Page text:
Following my visit to Migdal Afeq (Mirabel) and then Tel Afeq (Antipatris), I continued on to the Yarkon National Park – the source of the Yarkon River. Being that Tel Afeq is a part of this park, I was able to just slip out the back gate and walk through a field to visit the Yarkon section. Parallel to the trail is a canal which helps direct spring water to the start of the Yarkon, which eventually drains into the Mediterranean Sea some 28 kilometres (17 miles) downstream, at the northern end of Tel Aviv proper.
Along the way I stopped at the water lily ponds where various fish, including catfish, and waterfowl live – the one egret I saw flew off when I got too close. Camera ever-ready, I also scoured the ponds for coypu and mongooses along the water’s edge, but didn’t see any.
After the lily ponds is the industrial Yarkon pumping station of the Mekorot water company, which has a visitors centre open for groups (free). Supplying the whole Mercaz area of the country with water, the bulk of the Yarkon’s water discharge goes to the pipelines for agricultural and domestic consumption. Only a surprising 0.2% of the springs’ water flows into the Yarkon River – from a total of 200 million cubic metres of water a year.
The water from the Jordan River, which originates in the Upper Galilee’s springs and the annual winter runoff from the mountains (especially Mount Hermon), flows into the Kinneret (Sea of Galilee) which acts as a natural reservoir. A percentage of that water is then pumped up at the Sapir Pumping Station not far from Capernaum, and then sent along its south-bound path via pressure pipes and the Jordan Canal. Passing several reservoirs, pumping and filtration stations and canals, the water then makes its way to the Yarkon pumping station where the waters are mixed and sent to either the Tel Aviv area or further south to provide the Negev with water. The whole infrastructure is very interesting and was an incredible undertaking and learning all about this actually inspired me to read up on aquifers and water sustainability on my train ride home.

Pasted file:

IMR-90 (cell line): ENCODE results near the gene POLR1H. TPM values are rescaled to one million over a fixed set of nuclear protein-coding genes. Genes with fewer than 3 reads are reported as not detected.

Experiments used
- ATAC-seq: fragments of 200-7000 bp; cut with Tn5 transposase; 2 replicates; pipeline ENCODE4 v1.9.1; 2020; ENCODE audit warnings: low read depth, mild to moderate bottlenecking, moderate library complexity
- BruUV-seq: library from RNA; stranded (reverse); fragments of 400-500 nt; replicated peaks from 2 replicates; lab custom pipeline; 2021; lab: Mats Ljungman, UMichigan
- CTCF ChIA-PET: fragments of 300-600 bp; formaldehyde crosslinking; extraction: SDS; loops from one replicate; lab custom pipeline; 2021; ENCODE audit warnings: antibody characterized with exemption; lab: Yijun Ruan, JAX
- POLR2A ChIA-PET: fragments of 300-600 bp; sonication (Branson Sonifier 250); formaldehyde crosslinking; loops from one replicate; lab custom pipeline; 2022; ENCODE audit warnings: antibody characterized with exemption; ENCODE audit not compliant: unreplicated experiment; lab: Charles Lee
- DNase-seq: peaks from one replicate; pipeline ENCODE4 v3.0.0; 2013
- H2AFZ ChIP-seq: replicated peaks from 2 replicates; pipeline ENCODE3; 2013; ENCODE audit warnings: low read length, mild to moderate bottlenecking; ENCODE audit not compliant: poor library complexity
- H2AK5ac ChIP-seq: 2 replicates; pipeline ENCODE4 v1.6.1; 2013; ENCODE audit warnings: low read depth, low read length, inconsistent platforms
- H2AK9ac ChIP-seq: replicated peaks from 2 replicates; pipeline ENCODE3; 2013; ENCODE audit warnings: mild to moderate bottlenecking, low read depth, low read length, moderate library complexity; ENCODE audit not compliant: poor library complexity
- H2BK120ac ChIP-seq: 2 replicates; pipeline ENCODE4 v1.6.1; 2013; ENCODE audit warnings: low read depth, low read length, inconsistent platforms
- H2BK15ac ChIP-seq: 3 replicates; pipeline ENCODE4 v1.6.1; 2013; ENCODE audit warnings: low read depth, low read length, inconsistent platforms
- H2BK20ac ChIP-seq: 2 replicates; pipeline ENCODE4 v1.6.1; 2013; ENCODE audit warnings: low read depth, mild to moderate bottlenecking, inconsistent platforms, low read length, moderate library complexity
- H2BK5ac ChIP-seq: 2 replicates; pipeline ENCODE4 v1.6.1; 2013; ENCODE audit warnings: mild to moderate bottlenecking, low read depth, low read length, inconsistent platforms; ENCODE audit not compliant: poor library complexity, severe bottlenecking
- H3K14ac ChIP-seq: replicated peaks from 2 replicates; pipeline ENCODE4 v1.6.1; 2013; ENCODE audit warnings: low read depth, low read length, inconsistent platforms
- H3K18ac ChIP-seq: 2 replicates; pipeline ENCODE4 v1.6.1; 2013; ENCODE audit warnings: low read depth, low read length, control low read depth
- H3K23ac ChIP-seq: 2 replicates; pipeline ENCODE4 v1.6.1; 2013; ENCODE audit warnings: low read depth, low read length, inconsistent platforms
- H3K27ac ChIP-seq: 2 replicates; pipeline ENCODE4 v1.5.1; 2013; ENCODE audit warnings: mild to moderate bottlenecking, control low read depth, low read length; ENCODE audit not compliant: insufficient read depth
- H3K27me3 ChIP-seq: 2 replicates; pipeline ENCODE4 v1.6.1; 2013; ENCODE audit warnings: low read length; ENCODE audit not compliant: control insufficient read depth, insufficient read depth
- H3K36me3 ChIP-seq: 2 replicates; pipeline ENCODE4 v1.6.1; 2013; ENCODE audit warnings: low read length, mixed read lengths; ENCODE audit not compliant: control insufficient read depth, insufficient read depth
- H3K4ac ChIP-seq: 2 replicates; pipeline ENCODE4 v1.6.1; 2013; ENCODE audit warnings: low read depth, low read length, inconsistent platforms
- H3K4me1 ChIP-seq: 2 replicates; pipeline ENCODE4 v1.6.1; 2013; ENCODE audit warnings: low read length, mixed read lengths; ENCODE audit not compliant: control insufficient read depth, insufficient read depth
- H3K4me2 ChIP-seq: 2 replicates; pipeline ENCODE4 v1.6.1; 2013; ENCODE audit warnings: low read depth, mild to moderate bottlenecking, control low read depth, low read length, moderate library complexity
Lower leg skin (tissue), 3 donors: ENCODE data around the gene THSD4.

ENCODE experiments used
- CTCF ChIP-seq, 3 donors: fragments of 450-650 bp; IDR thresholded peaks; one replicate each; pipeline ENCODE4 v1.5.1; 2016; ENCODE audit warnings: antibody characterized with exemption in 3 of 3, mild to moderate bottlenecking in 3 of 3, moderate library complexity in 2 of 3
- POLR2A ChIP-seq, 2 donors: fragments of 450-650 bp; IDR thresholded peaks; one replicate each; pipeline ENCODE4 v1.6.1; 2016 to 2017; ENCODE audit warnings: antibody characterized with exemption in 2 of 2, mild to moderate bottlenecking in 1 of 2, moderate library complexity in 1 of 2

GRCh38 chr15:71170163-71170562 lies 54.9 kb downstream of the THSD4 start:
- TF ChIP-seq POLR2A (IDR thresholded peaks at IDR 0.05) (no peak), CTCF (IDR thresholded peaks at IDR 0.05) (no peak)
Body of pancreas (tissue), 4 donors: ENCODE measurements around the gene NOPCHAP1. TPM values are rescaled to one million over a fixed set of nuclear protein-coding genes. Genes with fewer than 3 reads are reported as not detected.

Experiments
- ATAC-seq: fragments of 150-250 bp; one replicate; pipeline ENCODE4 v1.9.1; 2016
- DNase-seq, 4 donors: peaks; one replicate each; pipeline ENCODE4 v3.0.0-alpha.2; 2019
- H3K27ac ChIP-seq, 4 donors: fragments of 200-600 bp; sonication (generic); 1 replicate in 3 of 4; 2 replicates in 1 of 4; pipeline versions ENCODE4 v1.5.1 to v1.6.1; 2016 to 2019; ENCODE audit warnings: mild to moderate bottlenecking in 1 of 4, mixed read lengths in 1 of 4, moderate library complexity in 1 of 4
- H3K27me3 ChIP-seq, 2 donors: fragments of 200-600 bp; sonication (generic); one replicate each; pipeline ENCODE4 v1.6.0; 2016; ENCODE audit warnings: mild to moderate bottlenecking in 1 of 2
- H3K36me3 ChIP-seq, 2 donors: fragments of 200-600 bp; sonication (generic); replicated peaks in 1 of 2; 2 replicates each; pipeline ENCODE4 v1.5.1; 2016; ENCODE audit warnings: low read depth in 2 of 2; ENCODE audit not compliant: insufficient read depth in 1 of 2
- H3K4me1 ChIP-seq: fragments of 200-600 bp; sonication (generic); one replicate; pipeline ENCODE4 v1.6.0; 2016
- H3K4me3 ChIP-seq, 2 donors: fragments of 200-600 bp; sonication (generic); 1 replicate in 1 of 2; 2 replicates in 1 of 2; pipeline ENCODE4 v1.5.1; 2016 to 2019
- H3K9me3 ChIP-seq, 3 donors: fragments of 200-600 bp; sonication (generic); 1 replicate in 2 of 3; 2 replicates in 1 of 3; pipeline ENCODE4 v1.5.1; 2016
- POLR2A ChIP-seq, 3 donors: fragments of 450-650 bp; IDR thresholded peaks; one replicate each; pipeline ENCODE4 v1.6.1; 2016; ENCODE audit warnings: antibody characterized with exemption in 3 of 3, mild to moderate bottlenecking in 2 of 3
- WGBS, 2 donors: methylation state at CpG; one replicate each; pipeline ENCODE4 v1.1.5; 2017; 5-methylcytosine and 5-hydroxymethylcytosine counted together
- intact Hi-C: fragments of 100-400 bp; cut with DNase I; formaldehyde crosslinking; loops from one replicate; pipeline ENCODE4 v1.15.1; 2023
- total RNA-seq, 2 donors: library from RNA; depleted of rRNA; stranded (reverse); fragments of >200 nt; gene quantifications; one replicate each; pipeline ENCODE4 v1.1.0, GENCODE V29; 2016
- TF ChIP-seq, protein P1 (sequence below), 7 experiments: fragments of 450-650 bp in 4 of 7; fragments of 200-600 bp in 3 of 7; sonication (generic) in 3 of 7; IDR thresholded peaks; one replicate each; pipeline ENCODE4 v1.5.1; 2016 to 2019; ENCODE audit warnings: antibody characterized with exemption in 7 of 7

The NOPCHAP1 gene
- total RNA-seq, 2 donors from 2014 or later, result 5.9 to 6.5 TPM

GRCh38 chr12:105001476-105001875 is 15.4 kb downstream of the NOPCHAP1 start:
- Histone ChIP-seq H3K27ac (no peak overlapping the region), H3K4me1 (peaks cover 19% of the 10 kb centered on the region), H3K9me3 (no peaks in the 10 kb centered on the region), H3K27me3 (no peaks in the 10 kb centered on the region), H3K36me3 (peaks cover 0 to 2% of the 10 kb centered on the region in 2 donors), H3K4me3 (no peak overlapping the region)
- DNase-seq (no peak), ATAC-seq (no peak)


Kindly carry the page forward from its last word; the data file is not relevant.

Just beyond the pumping station is the back entrance to the Yarkon park, bordering the south side by still-operational train tracks, with the trail passing under an old bridge. Built in the early 1920’s, the railroad was an important regional development, helping the farmers of nearby Petach Tikva to send citrus harvests to Yafo (Jaffa) for export. In the mid to late 1930’s the British were forced to build a pillbox to guard over the tracks and the bridge from Arab attacks. Today the pillbox is vacant, but the trains thundering by were numerable to say the least.
Entering the Yarkon section, I began by walking along the fledgling river and then laid down for a spell to read the park pamphlet I had received earlier and to enjoy the quiet nature resuming life all around me. I scoured the tall eucalyptus and bald cypress trees overhead, hoping to spot a sleeping owl (without success) and then turned my attention to a fish mulching about in the pondweed and hornwort. Following the meandering river, I next came upon two ruins from the Ottoman era along the river bank – a house and a pump structure.
I then looped around the northern end of the park and temporarily left the park via the “Romantic Trail” to go see the Concrete House which was the very first building in Israel to be built of reinforced concrete. Walking on a dirt path next to the Baptist Village I came upon the remains of a concrete house with rebar clearly visible. I naturally assumed that this was the Concrete House marked on the map, took pictures and returned to the park. However, I had stopped at the wrong place, the real Concrete House being some 700 metres (2,300 feet) further along the trail – 0h well. Back at the park, I next visited the al Mir flour mill, one of the largest old mills in the country which operated thirteen pairs of millstones during the Ottoman era.
With a quick stop at the Yarkon bleak pool, I was unable to find any of the endangered Yarkon bleak fish in the murky waters and so continued on to the last of the park’s sites: the Qa’sar farm. The farm was originally owned by an Egyptian man in the early to mid-1800’s and then sold to Salim Qa’sar of Jaffa who, in turn, sold it to the Baron Rothschild in 1895 for the benefit of Jewish farmers. Seeing just four stone walls remaining, I made friends with three nice donkeys while I waited for a ride from a gracious park worker to the nearby train station.
And that is the end of my exciting trip to some very interesting sites in the centre of the country, a region I hardly explore. Next adventure here I come!